It was a truly- and I mean truely- a hellishly difficult drive from Death Valley to the hotel we were staying at just outside of Joshua Tree NP, but i’ll go into that later in the final post (you can finally find out about the dinosaurs I was talking about in my first post when I get to that ).  This post is about the abundance of wondrous oddities of vegetation in Joshua Tree National park. I know that doesn’t really sound that exciting, but stay with me.

To begin with, the namesake itself, the Joshua Tree is certainly an unexpected sight, it’s branches brambly arms stretching out in all directions and providing an interesting silhouette to consider, especially in the dark. Every single Joshua tree we came across in the park was unique, and I could honestly spend days wandering around the park just looking at the them- there’s something both beautiful and slightly grotesque in their shape thats beyond captivating.

Then there’s the Cholla Cactus ( Cylindropuntia fulgida)  , also known as the Jumping Cholla.  Why it’s known as the jumping cactus is a question you should really ask before you find yourself wandering among them, because if you don’t known the answer, you might find yourself screaming a loud “OUCH!” when the cuddly looking plant you’ve been admiring suddenly appears to have attached a spindly segment of itself on your clothes (if your lucky). I always try and read the information signs posted before entering an exhibit area, so I was well informed and alert to these little buggers and managed to get in and out without a jumper, but we saw at least two people looking mighty unhappy as we left and I can’t only imagine the level of their discomfort. Yikes.

After we left that fun area, we stopped to gaze out at the Ocotillo (Fouquieria splendens) . Not actually a cactus, though definetly arresting and dramatic enough for this desert environment. By this point you’ve crossed from the Mojave desert side of the park over to the Colorado desert portion, and you’ll definetly start noticing the change in the landscape. Its more sparse, more of what’d you’d normally expect in these western type deserts that you’ve seen in the movies. It’s a long looooong drive from one end of the park to the other, which is why I highly suggest stopping in at Cottonwood Springs before you leave.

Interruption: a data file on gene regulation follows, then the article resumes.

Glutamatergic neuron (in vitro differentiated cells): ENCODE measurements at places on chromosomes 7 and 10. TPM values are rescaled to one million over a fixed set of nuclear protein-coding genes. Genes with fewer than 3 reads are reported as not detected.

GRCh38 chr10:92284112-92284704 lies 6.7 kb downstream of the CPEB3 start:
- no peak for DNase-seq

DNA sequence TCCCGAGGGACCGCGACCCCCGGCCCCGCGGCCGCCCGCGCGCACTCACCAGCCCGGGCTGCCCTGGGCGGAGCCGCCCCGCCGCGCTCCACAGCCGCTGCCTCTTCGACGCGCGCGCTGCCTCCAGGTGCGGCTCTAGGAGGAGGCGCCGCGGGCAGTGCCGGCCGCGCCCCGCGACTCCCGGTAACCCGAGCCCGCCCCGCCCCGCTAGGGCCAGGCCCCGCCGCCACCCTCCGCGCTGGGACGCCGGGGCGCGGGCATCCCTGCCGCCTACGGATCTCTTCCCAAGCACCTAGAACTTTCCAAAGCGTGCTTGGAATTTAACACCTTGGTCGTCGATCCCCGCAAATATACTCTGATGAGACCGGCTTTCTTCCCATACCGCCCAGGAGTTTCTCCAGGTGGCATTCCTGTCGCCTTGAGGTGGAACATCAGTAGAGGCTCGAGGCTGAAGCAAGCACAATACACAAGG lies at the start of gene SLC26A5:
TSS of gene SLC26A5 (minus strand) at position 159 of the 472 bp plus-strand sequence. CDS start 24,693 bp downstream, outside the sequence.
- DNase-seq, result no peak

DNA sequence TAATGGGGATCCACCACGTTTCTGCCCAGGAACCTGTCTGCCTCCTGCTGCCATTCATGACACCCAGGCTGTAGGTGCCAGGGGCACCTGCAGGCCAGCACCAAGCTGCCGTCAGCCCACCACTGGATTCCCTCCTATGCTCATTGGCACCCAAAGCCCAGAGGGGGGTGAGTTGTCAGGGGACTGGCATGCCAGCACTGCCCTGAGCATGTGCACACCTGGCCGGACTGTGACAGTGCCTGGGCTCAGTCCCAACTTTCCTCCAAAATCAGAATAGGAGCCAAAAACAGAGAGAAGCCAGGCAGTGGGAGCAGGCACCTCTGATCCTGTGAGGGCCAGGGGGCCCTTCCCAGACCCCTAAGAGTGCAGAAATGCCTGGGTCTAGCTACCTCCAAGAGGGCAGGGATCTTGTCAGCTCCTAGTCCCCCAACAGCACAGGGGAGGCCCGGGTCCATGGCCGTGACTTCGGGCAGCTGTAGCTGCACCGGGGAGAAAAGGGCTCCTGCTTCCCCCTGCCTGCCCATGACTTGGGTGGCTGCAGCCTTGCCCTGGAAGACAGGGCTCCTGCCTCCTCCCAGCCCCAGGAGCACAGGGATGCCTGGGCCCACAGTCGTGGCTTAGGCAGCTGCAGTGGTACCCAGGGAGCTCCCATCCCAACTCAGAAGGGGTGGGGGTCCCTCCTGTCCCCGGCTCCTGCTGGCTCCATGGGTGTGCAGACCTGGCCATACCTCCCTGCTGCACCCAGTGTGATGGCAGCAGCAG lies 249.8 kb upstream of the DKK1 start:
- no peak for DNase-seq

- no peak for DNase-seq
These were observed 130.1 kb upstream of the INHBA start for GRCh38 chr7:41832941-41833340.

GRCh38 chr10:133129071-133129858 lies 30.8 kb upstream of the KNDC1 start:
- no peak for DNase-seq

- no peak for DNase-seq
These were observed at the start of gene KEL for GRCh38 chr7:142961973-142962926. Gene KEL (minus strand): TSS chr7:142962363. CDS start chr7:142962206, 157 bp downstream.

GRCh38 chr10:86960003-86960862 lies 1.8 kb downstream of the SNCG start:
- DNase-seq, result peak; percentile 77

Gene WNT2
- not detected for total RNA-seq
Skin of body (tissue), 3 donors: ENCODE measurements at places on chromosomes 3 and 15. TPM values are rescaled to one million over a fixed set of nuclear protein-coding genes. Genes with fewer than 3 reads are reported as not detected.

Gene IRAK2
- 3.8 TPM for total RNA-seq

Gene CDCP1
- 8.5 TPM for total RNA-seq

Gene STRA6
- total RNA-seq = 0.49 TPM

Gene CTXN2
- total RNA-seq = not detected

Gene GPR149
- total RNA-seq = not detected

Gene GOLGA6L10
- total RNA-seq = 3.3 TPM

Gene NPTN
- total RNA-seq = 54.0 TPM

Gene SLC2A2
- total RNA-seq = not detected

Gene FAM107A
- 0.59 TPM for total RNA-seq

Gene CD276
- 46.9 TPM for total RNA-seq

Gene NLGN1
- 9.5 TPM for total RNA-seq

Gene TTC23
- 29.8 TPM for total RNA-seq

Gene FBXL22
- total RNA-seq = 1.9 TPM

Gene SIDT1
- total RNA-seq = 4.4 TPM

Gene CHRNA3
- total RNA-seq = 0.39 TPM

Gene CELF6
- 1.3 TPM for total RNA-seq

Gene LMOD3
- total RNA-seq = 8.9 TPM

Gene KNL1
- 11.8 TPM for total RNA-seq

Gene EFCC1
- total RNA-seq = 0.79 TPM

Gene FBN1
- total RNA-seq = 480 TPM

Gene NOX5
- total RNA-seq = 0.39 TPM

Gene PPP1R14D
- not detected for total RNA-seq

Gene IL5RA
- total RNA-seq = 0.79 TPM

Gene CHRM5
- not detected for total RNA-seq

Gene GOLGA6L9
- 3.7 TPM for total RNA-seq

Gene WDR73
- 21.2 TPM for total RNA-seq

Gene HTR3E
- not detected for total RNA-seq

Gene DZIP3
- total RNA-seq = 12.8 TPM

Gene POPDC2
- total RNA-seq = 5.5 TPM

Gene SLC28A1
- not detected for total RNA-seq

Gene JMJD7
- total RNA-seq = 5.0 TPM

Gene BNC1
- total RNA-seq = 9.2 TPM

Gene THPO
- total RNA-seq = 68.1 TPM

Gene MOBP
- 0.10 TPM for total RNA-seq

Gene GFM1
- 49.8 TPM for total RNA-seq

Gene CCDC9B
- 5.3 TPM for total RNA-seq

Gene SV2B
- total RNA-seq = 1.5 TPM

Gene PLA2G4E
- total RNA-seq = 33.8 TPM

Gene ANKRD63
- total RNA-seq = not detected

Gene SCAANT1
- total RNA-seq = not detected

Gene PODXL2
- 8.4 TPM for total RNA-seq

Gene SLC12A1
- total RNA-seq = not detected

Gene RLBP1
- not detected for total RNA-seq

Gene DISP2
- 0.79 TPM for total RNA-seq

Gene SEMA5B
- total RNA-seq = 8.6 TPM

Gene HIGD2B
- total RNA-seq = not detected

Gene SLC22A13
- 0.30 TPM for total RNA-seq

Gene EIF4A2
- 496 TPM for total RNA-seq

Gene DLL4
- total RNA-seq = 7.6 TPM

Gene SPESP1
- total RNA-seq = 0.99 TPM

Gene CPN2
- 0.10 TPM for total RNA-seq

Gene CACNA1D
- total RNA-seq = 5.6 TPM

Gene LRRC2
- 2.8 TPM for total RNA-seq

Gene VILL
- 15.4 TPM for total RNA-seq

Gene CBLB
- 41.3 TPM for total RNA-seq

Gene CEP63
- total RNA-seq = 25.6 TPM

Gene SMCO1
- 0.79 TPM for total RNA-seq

This area is beautiful, quiet and utterly unexpected. We didn’t do the hike out to the Lost Palms Oasis but it’s definetly something i’d like to do when I come back one day…. as well as check out some of the abandoned mines in the park as well, because of course.

We headed out of the park after wandering underneath the leafy cottonwoods and  towering desert fan palms (Washingtonia filifera) towards the Salton Sea, Bombay Beach and Salvation Mountain, and I honestly can’t imagine a better way to leave that part of the park. We came back to see the sun set among the Joshua Trees near Hidden Valley and Quail Springs but…thats for another post.


The Desert Swallows All- Death Valley NP, California

Death Valley National Park, Abandon places

At a slow pace, it devours all

I feel like i’m being super creepy with the way i’ve been writing about Death Valley, at least with the last two posts BUT i’m nothing if not honest and its all fun and games out here until you realize you’re dozens of miles away from the next living person.
Which is both awesome and terrifying.

Still editing the last post for the Death Valley portion of the trip (the ghost town of Rhyolite) after which we’ve still got Joshua Tree, Salton Sea, Salvation Mountain and Carlsbad Caverns. I’m seriously the worst at procrastination but I feel like considering all the different places I went on this last trip, I’m gonna cut myself some slack- but just a little.